The coronavirus pandemic does not absolve employers of their Americans with Disabilities Act responsibilities, a U.S. Equal Employment Opportunity Commission official told attendees at an April 8 American Bar Association conference.
And as the pandemic evolves and the country’s response shifts, employers must remember that ADA regulations still require individualized assessments for employees and applicants with disabilities. "There are likely to be significant changes to key underlying assessments in the ADA space, namely what constitutes a direct threat, and what rises to an undue hardship," Andrea Lucas, an EEOC commissioner, said, cautioning that she was not speaking for the full commission.
Going forward, "it's going to be even more important to take a very careful, highly individualized look at all COVID-19 related health and safety measures as well as accommodation requests related to them," she continued.
'Undue hardship' and 'direct threat'
The ADA requires that employers provide needed accommodations to workers with disabilities, unless such adjustments would cause an undue hardship — a showing that generally requires an individualized assessment.
Even when dealing with straightforward health and safety measures, employers that use bright-line rules must remember that the ADA’s accommodation mandate means "COVID-19 is not a get out of jail card for showing undue hardship," Lucas said. The coronavirus pandemic "doesn’t automatically guarantee that an employer can deny as an undue hardship any and all requested accommodations to health and safety policies and procedures at on-site workplaces — including mask requirements."
New information from the federal government, revised orders from state and local officials and vaccination rate data could affect such analyses. For example, if an employer previously excluded from the workplace an individual who could not wear required personal protective equipment because of a disability or a religious belief, such updates could affect that hardship analysis.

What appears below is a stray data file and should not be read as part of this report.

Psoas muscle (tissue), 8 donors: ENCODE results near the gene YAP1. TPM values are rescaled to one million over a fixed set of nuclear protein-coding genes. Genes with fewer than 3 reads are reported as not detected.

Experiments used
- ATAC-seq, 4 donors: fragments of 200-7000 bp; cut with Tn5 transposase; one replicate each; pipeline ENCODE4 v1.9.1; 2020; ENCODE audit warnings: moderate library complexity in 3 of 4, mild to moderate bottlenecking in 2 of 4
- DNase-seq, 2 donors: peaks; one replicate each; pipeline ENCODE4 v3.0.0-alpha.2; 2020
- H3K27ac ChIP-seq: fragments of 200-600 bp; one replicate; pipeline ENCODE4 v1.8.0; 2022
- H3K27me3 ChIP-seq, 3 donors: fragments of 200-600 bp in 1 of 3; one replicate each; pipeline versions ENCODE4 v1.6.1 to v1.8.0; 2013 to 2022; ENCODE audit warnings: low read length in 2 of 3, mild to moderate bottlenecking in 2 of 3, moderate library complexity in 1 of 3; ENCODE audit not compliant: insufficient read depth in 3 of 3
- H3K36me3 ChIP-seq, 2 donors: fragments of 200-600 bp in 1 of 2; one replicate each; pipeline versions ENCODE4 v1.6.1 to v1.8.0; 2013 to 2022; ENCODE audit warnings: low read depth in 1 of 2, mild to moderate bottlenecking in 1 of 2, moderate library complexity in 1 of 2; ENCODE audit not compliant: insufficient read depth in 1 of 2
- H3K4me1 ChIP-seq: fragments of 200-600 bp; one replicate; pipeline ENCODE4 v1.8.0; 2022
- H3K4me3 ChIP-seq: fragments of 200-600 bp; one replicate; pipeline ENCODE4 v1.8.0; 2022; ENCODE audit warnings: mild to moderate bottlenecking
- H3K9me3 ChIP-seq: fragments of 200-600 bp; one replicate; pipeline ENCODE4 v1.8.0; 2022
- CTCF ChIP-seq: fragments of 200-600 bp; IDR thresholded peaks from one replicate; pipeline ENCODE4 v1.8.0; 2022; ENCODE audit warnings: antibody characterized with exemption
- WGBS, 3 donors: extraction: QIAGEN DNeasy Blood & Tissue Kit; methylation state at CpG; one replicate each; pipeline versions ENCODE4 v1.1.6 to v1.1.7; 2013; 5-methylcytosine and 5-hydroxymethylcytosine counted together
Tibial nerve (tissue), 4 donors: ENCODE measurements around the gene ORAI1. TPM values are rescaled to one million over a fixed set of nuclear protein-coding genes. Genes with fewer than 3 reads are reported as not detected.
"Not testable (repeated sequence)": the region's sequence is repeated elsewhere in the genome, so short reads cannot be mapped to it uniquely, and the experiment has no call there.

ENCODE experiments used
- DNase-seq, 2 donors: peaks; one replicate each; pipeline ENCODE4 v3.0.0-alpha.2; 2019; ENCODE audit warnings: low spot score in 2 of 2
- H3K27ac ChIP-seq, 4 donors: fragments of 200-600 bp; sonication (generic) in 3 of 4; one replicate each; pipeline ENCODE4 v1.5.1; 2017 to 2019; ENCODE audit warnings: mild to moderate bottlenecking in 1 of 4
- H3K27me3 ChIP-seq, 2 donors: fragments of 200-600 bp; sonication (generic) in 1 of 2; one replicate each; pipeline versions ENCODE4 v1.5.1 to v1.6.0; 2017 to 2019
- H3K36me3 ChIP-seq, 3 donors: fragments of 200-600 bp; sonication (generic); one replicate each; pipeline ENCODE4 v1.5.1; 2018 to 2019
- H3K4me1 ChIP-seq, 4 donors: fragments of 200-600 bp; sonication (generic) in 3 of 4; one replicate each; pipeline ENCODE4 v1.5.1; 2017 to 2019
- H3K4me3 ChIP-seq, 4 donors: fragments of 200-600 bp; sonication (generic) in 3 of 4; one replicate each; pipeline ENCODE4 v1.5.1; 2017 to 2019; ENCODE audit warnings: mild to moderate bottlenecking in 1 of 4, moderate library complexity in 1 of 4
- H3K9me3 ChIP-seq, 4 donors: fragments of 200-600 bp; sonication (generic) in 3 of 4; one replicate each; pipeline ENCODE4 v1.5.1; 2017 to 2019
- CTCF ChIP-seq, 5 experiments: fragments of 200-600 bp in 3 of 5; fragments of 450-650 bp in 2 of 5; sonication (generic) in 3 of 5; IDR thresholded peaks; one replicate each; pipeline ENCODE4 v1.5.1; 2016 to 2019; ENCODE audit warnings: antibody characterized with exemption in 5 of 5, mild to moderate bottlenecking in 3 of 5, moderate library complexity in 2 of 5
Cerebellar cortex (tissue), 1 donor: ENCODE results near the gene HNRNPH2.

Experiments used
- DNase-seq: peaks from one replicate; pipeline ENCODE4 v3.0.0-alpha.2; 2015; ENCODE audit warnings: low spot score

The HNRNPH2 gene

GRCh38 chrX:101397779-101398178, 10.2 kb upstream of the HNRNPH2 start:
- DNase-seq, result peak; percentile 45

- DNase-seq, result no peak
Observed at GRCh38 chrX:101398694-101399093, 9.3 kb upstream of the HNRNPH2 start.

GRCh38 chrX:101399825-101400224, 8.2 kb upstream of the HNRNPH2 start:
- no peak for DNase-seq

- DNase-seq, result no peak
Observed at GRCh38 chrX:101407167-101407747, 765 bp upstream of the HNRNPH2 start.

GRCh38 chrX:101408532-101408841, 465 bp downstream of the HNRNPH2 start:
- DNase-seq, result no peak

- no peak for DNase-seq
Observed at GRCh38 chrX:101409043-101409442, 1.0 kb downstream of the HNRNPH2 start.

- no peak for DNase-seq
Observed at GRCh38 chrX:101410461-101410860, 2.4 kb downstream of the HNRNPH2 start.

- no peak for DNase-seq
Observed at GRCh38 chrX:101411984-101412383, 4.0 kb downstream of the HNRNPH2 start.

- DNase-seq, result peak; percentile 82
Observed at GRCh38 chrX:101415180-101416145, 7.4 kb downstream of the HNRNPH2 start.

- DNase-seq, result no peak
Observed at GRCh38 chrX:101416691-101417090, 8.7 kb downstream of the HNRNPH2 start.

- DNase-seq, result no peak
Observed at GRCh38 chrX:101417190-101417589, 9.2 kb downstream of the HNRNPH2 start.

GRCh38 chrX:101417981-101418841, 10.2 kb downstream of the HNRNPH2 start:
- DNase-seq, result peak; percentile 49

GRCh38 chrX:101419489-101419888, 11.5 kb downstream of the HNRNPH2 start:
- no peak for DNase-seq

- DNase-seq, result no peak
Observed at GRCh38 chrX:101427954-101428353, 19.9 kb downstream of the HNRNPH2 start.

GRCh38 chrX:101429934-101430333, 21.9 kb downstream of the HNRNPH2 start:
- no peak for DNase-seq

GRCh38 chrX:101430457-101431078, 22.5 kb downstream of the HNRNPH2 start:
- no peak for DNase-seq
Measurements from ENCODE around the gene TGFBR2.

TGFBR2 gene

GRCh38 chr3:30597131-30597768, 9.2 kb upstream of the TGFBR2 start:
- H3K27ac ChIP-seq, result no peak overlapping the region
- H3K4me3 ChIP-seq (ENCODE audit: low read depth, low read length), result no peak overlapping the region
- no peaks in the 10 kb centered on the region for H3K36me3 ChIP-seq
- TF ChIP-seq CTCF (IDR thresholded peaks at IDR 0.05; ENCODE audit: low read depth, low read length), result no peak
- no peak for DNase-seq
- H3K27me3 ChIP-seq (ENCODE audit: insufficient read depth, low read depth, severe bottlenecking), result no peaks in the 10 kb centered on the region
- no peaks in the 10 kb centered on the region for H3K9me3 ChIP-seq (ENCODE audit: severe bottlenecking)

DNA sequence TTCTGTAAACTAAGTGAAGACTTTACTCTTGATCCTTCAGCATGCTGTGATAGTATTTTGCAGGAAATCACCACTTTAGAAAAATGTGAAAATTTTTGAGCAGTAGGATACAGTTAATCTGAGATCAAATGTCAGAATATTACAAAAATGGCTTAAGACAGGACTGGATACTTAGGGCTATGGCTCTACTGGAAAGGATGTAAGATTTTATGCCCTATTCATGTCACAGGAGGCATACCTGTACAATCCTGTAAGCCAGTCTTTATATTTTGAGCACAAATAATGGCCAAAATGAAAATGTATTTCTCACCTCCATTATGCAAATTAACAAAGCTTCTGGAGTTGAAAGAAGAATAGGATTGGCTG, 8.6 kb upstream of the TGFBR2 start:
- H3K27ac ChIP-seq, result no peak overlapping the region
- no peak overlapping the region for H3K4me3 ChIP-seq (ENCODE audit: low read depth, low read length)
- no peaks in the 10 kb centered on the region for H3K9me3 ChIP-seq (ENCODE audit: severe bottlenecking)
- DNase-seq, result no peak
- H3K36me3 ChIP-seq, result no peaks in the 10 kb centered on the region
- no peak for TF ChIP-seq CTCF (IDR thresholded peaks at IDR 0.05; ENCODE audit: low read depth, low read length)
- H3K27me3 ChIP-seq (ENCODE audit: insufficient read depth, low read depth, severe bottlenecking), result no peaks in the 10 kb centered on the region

"As the outbreak lessens and state or local public health officials conclude the science and data no longer supports imposing certain restrictions within the jurisdiction, it may be harder for employers to establish that there's no way to safely permit an employee to not wear a mask," Lucas explained. Employers may be able to, for example, allow an employee to work alone in an individual office or work a modified schedule.
Employers also may find themselves in the difficult position of interpreting conflicting messages from state and federal authorities. In that case, employers will need to balance needs, Lucas said — namely, the desire to keep employees safe and continue operations while also including employees with disabilities previously excluded from the workforce.
Similarly, the ADA still requires that employers perform individualized assessments when evaluating whether a worker with a disability poses a direct threat in the workplace. If an individual poses a direct threat to their own health and safety or that of others — and that threat can’t be mitigated with an accommodation — they are not eligible for the law’s protections. That’s still the case during the pandemic, Lucas said, and employers may need to consider how the situation on the ground is changing — not just in the U.S. as a whole, but with respect to their location and workplace conditions.
Despite EEOC’s previous COVID-19 guidance and subsequent additions to it, employers still have asked the commission for formal clarity on a few issues, primarily whether businesses can incentivize the coronavirus vaccine without running afoul of federal law.
A group of employers and business organizations implored the commission in February to answer that question. It has not, as of press time, done so, but employment law attorneys said last month that movement is expected "soon." Additionally, reporting by Law360 found that the commission’s legal counsel recently indicated that guidance is forthcoming.
Lucas said she and the rest of the commission is "very aware" that stakeholders are looking for additional guidance but did not promise any updates; "I'm hoping that the agency will continue to lead in this area of tackling hard questions and helping employees and employers navigate the pandemic and their duties and obligations."